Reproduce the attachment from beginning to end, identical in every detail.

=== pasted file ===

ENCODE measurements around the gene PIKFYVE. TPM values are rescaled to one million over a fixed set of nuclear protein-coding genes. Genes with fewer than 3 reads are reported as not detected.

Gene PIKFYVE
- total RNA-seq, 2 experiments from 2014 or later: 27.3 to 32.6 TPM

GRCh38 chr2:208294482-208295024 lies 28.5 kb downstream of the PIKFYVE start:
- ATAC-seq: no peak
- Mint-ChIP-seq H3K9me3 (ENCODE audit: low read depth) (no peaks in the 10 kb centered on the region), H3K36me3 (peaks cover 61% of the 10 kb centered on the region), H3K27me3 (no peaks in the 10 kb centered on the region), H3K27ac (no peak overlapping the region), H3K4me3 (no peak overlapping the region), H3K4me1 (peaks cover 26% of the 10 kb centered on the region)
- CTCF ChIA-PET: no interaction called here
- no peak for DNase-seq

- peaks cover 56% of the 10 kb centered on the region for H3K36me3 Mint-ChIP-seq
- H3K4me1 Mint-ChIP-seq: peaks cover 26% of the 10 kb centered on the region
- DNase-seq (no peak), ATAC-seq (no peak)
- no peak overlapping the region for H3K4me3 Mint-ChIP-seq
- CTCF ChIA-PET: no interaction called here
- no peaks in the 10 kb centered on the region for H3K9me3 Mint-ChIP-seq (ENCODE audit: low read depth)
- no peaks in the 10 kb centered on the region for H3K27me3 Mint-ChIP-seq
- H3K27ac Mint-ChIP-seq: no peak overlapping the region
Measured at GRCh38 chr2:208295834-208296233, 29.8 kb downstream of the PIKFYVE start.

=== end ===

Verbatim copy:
ENCODE measurements around the gene PIKFYVE. TPM values are rescaled to one million over a fixed set of nuclear protein-coding genes. Genes with fewer than 3 reads are reported as not detected.

Gene PIKFYVE
- total RNA-seq, 2 experiments from 2014 or later: 27.3 to 32.6 TPM

GRCh38 chr2:208294482-208295024 lies 28.5 kb downstream of the PIKFYVE start:
- ATAC-seq: no peak
- Mint-ChIP-seq H3K9me3 (ENCODE audit: low read depth) (no peaks in the 10 kb centered on the region), H3K36me3 (peaks cover 61% of the 10 kb centered on the region), H3K27me3 (no peaks in the 10 kb centered on the region), H3K27ac (no peak overlapping the region), H3K4me3 (no peak overlapping the region), H3K4me1 (peaks cover 26% of the 10 kb centered on the region)
- CTCF ChIA-PET: no interaction called here
- no peak for DNase-seq

- peaks cover 56% of the 10 kb centered on the region for H3K36me3 Mint-ChIP-seq
- H3K4me1 Mint-ChIP-seq: peaks cover 26% of the 10 kb centered on the region
- DNase-seq (no peak), ATAC-seq (no peak)
- no peak overlapping the region for H3K4me3 Mint-ChIP-seq
- CTCF ChIA-PET: no interaction called here
- no peaks in the 10 kb centered on the region for H3K9me3 Mint-ChIP-seq (ENCODE audit: low read depth)
- no peaks in the 10 kb centered on the region for H3K27me3 Mint-ChIP-seq
- H3K27ac Mint-ChIP-seq: no peak overlapping the region
Measured at GRCh38 chr2:208295834-208296233, 29.8 kb downstream of the PIKFYVE start.